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Supermarket reopens after scare
Sickness clears store, sends four to hospital
WEB publix hazmat 1 JD
Store employees and customers wait in front of the Hammond's Crossing Publix store before being moved to the back of the building to go through a decontamination process. - photo by Jim Dean (previous profile)

A northeastern Forsyth County supermarket has been deemed safe, though authorities are at a loss to explain what sickened several people and forced the store's evacuation Sunday afternoon.

Four people were hospitalized and the Publix on Keith Bridge Road at Hammond's Crossing was cleared for nearly five hours after what officials first thought was an ammonia leak.

Forsyth County Fire Capt. Jason Shivers said the department's hazardous materials team was summoned and 24 people went through a decontamination process that included taking a shower in a mobile unit and changing into fresh clothes.

Shivers described it as "fairly localized event," affecting people in just one section of the supermarket. The store reopened about 7:30 p.m.

Publix spokeswoman Brenda Reid said Tuesday morning it was still not clear what caused people to become sick.

"The fire department came in and tested the air," she said. "They did not find anything out of the ordinary that would have caused that kind of reaction.

"They're cognizant of the situation, and if anything happens in the store, we have a process in place where our associates can alert us."

Reid said the affected area was close to the deli.

"So the food that was in the deli - the food that was exposed to air - was disposed of," she said. "At this time the fire department has cleared [the store] and declared the air to be safe."

Shivers said no mechanical failures were found inside the building.

Publix maintenance is looking into the situation, he said, and the store's security department is checking surveillance footage to see if someone may have released a chemical into the air.

Reid said the company was "cautious on an ongoing basis," but emphasized that the fire department "did not find any suspects in the store to indicate the air was not safe."

The incident happened about 2:45 p.m. Sunday. Shivers said fire and emergency medical personnel received reports of a woman complaining of vomiting and difficulty breathing.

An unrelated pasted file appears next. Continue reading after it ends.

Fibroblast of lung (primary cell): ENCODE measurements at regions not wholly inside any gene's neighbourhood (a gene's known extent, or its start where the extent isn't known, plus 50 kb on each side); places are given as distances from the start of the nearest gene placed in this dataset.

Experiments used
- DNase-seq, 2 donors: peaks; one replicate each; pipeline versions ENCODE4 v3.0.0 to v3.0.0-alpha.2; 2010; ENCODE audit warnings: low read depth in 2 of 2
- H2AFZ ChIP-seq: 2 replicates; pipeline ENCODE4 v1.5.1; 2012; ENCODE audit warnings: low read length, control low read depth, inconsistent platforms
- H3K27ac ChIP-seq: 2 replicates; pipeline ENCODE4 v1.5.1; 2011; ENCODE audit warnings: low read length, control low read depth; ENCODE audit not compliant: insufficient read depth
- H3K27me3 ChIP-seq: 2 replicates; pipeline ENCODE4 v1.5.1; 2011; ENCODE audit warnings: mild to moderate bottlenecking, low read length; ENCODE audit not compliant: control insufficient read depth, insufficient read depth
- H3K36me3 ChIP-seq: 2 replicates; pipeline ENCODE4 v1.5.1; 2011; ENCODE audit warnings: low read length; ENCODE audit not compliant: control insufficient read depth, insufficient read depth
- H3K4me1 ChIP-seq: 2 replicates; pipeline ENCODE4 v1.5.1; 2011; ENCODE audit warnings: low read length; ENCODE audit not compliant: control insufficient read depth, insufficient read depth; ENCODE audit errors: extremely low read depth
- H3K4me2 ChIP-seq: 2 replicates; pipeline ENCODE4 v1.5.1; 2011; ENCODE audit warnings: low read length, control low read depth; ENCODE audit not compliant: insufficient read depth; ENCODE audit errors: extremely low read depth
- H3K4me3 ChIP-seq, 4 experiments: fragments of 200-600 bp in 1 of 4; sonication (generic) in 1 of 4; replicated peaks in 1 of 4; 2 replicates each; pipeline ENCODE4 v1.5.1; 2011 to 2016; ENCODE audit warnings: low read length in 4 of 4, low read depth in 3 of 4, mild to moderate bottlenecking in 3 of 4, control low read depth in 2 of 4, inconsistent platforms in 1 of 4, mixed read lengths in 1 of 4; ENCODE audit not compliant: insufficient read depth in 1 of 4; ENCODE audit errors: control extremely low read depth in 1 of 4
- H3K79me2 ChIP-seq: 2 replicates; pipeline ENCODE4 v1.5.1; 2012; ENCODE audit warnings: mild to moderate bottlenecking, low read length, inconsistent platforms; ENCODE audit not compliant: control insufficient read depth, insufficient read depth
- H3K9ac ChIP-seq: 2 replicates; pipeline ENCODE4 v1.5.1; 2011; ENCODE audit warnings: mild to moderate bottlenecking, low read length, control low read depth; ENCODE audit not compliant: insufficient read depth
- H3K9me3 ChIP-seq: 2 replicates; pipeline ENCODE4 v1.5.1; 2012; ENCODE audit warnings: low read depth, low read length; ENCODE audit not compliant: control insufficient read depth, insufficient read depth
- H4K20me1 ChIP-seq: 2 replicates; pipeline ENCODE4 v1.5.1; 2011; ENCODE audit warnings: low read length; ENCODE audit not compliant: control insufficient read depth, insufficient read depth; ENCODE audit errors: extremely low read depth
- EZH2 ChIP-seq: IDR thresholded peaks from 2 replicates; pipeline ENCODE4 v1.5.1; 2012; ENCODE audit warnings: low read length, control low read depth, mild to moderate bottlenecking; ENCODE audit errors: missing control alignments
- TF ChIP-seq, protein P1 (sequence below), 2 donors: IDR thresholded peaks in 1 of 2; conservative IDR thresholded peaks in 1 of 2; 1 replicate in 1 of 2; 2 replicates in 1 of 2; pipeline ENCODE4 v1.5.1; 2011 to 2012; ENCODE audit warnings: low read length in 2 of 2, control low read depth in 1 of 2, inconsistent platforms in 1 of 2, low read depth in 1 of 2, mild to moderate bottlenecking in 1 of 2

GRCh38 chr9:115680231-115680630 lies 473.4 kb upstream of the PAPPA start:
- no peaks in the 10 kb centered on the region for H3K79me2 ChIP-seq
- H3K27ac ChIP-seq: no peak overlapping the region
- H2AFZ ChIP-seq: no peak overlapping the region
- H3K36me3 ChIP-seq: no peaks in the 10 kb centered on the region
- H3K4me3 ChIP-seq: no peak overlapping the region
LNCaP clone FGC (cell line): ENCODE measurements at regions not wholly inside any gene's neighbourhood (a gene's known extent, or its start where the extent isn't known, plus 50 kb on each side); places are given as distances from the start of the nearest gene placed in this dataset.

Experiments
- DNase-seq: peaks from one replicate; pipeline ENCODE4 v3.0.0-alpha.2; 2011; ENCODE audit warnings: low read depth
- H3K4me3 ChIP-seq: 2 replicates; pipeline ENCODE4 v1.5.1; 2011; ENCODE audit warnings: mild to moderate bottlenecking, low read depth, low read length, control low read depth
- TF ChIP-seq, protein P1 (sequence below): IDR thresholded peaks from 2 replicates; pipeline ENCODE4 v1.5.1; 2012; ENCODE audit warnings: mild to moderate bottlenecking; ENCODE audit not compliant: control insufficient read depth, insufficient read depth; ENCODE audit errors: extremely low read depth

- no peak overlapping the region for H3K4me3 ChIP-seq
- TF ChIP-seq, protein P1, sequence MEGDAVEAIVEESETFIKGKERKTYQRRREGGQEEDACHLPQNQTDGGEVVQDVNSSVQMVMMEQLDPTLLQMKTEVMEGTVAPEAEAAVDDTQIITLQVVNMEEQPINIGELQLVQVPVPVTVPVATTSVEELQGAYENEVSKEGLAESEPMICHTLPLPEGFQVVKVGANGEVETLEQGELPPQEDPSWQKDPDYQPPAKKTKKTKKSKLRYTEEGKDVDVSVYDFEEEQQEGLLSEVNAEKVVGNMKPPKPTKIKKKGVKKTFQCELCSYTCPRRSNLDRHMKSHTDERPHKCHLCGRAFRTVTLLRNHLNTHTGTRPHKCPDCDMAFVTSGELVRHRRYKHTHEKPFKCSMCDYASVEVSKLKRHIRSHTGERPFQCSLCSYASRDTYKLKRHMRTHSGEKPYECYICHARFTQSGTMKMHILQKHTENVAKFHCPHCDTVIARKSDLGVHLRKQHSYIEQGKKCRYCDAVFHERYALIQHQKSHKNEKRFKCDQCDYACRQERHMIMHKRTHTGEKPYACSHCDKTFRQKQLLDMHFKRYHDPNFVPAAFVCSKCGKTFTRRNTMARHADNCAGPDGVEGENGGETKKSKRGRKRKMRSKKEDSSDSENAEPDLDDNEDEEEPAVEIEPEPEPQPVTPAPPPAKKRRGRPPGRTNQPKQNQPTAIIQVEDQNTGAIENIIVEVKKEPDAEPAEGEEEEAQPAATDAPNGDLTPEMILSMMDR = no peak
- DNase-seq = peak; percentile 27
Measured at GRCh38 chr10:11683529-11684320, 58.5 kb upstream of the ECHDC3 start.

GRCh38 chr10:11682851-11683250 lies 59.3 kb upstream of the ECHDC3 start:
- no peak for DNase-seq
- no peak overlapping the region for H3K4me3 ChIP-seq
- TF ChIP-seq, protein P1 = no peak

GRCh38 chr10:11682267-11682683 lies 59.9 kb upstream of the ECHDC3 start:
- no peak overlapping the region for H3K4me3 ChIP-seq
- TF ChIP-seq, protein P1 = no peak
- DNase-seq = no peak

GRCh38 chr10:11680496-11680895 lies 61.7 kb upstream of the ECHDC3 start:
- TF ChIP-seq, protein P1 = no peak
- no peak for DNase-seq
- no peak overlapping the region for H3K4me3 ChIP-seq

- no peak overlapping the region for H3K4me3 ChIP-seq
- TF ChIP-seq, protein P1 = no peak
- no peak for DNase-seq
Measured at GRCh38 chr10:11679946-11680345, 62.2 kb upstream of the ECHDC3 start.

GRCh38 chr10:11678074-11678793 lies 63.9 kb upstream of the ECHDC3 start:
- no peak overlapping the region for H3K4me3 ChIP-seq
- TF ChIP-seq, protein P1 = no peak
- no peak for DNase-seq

"We were afraid at first that there could be some sort of anhydrous ammonia as part of the cooling system in the building, but our technicians arrived and performed a very thorough evaluation and that structure is not cooled with any form of ammonia," he said.

Shivers said that other people who tried to help the woman complained of similar symptoms. The woman and three others, whose names have not been released, were taken to Northside Hospital-Forsyth for treatment. A fifth person was treated at the scene.

A hospital spokesman said Monday the four people had been released.

A similar incident happened Tuesday morning at the Wal-Mart Supercenter on Windward Parkway and Hwy. 9, just south of Forsyth County.

The store was closed about 7 a.m. after four employees complained of lightheadedness and difficulty breathing.

Mark Stephens, battalion chief with the Milton Fire Department, said the incident is "just a coincidence at this point" with the north Forsyth situation.

"As luck would have it, one of the hazmat techs working [Tuesday] also works for Forsyth County, and he ended up being on both incidents, but he said the odor was completely different," Stephens said. "So we're pretty confident we had two separate unrelated events."

Allie Taylor, a spokeswoman for the city of Milton, said a Wal-Mart employee reported a sulfur-like smell coming from the store, which managers then evacuated.

The four employees were taken to North Fulton Regional Hospital for evaluation. Other shoppers and employees were checked out in the parking lot.

Alpharetta's hazardous materials team searched the facility twice, but was not able to determine a cause.

"They originally thought it was a chemical spill, but they no longer think it's true, based on the readings on their devices," Taylor said.

She said the Alpharetta crew handed the investigation back to Wal-Mart, which hired a private company to continue looking into the incident.

Online Editor Jim Dean and Staff Writer Jennifer Sami contributed to this report.